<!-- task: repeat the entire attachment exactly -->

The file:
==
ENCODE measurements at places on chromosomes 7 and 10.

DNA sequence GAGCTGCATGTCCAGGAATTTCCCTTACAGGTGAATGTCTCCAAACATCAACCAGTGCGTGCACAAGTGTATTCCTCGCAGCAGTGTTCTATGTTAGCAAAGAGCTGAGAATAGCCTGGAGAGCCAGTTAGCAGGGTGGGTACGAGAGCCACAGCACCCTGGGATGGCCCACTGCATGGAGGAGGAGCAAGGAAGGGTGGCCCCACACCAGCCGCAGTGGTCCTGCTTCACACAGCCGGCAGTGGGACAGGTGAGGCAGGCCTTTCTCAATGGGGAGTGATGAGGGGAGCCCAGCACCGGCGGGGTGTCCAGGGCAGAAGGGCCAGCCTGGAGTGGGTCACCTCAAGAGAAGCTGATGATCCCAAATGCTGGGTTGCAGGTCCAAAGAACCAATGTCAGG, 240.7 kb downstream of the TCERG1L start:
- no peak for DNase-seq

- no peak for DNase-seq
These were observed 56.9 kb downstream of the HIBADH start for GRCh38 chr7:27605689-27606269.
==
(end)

ENCODE measurements at places on chromosomes 7 and 10.

DNA sequence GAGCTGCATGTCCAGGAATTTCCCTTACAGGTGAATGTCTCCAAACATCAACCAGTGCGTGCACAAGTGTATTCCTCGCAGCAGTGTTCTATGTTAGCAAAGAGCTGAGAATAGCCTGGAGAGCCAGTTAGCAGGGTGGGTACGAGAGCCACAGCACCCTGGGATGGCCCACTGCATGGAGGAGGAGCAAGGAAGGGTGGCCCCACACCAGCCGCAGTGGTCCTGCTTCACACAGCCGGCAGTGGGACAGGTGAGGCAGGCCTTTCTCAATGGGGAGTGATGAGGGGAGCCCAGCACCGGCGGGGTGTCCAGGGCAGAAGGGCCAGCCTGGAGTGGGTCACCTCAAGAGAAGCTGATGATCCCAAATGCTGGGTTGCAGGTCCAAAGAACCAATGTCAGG, 240.7 kb downstream of the TCERG1L start:
- no peak for DNase-seq

- no peak for DNase-seq
These were observed 56.9 kb downstream of the HIBADH start for GRCh38 chr7:27605689-27606269.